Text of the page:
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Title: CTOD and pipelines: the past, present, and future
Category: Technical papers from the Journal of Pipeline Engineering
Downloadable: Yes 
Catalog No.: 2301s
Date of Publication: 2013-09-01
Price: $25.00 US
Authors: Dr Philippa Moore and Dr Henryk Pisarski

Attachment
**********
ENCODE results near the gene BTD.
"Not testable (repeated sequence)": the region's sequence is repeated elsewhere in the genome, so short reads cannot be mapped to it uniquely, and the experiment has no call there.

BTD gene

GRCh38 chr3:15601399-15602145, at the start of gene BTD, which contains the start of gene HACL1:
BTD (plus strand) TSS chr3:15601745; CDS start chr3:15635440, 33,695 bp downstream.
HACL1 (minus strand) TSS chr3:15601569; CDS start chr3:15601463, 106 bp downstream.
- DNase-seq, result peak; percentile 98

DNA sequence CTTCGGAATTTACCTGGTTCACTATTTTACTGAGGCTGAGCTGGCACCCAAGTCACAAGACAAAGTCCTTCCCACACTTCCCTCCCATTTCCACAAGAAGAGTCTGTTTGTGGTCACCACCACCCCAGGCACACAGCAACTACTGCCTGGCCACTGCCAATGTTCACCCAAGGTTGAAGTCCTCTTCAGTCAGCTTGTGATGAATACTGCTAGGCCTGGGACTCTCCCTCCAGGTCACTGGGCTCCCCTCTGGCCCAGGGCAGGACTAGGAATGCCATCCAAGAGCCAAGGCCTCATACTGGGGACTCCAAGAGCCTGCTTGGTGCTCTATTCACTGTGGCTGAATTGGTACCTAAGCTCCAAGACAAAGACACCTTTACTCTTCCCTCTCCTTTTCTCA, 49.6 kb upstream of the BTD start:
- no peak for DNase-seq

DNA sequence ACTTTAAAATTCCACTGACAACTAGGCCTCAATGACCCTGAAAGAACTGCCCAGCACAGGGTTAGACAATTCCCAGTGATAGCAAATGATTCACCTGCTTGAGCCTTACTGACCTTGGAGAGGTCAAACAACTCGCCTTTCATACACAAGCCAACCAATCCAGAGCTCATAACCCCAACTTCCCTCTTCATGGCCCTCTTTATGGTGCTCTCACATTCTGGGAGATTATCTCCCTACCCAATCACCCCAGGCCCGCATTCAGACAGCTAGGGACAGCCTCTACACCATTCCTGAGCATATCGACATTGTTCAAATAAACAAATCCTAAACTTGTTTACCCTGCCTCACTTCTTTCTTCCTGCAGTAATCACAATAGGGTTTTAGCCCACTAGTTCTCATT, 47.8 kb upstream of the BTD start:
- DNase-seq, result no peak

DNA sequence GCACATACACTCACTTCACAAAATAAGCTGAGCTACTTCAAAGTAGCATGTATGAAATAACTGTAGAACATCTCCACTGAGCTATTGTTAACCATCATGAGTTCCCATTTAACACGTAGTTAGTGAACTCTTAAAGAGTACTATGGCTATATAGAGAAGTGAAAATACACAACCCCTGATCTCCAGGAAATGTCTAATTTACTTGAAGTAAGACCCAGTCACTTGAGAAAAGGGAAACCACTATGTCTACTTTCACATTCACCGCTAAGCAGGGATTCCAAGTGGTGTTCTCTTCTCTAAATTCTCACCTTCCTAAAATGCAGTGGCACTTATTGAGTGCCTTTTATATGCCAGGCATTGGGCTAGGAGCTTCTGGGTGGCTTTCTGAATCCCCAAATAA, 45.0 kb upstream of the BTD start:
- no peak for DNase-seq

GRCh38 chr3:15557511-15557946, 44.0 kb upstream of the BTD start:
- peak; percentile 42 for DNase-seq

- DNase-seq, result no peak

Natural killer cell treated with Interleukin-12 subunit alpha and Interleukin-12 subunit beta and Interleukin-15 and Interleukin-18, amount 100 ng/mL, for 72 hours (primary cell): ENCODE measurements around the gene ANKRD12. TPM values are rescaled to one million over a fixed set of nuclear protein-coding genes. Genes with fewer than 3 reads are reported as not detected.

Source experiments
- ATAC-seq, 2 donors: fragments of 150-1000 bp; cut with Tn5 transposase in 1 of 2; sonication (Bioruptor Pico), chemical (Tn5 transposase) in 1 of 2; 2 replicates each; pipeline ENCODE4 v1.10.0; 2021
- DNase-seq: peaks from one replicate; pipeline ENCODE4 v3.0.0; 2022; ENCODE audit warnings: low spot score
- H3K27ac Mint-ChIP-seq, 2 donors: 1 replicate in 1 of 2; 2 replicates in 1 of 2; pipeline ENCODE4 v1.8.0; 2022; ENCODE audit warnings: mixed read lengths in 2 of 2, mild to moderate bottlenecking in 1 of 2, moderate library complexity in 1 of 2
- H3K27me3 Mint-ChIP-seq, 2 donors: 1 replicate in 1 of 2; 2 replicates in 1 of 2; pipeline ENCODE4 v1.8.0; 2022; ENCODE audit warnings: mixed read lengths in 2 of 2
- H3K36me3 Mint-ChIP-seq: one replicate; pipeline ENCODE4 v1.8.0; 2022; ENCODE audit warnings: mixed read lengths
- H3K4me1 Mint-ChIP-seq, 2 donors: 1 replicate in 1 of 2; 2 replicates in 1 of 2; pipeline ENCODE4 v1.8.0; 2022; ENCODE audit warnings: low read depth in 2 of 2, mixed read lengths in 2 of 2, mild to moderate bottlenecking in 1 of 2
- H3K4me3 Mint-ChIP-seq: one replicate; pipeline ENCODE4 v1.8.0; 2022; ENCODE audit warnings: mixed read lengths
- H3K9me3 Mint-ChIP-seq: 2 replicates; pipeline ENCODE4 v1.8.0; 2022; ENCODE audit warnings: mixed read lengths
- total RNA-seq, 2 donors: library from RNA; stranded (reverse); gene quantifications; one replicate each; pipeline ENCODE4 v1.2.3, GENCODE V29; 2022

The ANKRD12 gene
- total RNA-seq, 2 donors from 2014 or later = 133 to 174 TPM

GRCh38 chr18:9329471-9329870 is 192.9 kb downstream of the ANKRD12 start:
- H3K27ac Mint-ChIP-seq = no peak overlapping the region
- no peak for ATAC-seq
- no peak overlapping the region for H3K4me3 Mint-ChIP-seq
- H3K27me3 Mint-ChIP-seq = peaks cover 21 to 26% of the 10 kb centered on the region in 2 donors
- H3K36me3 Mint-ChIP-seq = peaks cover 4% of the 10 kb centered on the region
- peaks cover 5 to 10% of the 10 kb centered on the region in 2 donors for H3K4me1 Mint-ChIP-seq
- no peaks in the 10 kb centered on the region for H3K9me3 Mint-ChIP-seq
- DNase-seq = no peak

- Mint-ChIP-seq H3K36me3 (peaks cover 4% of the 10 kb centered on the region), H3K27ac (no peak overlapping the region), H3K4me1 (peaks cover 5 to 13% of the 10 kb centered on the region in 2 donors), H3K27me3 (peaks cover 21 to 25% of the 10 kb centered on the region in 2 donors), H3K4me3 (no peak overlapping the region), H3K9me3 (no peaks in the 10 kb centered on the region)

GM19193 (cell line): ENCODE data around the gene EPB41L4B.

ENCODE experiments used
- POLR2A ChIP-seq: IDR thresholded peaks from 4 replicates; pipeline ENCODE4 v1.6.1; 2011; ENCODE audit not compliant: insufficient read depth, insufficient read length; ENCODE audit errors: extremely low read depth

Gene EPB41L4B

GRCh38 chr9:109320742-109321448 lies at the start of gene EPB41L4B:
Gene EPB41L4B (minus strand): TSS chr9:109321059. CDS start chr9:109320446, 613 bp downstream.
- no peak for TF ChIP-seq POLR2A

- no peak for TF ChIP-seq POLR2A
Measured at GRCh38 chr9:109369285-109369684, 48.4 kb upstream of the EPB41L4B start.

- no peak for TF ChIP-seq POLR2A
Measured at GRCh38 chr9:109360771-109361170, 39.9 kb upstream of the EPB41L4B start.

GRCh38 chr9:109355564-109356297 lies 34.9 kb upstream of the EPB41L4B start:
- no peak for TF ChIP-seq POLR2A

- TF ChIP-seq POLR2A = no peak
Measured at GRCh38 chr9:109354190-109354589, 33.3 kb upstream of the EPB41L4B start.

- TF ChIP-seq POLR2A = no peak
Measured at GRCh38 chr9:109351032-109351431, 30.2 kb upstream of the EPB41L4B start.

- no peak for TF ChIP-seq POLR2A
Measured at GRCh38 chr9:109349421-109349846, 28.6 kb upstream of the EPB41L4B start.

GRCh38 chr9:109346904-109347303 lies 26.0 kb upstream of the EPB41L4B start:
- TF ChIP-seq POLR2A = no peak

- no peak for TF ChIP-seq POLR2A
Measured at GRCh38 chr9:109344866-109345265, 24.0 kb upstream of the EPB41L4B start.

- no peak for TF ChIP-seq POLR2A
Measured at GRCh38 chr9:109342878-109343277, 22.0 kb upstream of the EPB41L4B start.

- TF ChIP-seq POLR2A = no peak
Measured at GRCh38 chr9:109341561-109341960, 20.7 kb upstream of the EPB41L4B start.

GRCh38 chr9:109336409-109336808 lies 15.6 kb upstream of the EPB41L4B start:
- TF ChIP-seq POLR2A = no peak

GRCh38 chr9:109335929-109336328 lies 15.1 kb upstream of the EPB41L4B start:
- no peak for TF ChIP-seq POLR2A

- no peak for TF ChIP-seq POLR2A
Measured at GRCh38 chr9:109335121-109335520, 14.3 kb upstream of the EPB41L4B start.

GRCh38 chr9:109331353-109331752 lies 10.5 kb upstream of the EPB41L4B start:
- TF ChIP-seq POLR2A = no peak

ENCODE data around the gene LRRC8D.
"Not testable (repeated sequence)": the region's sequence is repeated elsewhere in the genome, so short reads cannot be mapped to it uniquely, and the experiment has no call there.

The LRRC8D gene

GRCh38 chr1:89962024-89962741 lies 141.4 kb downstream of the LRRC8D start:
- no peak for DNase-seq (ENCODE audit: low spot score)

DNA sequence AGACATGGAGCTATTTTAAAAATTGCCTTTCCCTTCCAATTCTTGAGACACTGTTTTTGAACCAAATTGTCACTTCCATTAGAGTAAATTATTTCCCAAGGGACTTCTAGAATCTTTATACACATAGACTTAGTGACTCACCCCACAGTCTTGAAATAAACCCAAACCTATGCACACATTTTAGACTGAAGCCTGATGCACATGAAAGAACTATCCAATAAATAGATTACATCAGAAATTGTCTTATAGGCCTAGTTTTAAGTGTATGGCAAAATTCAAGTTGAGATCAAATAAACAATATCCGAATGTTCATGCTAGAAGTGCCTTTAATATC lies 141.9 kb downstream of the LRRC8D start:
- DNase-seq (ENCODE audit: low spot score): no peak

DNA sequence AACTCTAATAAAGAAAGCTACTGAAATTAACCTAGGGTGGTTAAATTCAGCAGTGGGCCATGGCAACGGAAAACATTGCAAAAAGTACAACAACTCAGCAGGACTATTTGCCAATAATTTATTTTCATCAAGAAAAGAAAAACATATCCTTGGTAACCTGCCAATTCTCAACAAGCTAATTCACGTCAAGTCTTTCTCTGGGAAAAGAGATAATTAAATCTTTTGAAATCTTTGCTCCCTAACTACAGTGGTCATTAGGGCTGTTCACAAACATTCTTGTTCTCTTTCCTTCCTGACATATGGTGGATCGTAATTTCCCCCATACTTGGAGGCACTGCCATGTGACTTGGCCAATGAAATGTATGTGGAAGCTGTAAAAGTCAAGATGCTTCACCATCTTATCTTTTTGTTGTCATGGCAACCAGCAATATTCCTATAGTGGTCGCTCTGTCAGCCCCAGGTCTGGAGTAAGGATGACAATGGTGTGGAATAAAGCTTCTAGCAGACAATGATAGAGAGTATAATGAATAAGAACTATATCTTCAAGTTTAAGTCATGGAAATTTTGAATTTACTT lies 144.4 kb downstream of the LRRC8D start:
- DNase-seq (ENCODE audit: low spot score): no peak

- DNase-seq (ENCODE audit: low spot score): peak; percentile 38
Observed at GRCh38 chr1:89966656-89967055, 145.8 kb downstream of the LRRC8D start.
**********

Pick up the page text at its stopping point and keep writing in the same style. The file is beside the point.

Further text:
Abstract: CRACK-TIP-OPENING displacement (or CTOD) has been the most widely used fracture- toughness parameter within the oil and gas industry for nearly 50 years. Originally developed from research at TWI in the UK during the 1960s, CTOD was an ideal parameter for characterizing the fracture toughness of medium-strength carbon manganese steels used in pressure vessels, offshore platforms, and pipelines where the application of linear-elastic fracture mechanics was insufficient to account for their ductility. Once fracture-toughness testing (CTOD testing) became standardized within BS 7448, ASTM E1290, ISO 12135, and ISO 15653, the CTOD concept enjoyed an established international reputation. The development of standardized fitness-for- service assessment procedures, initially through the use of the CTOD design curve, and then to use of the failure-analysis diagram approach described in BS 7910, also allowed CTOD to be used directly to determine tolerable flaw sizes to assess the structural integrity of welds. In more recent times, single-edge-notched tension specimen (SENT) testing has been enthusiastically adopted by the pipeline industry in place of the traditional single-edge-notched bend (SENB) specimen used for standard CTOD tests. However, currently there is no national standard describing SENT testing, although this is being developed. SENT testing is particularly advantageous when pipeline girth welds are subjected to plastic straining, and a number of assessment procedures based on CTOD have been and are being developed to define strain capacity and flaw-acceptance criteria.
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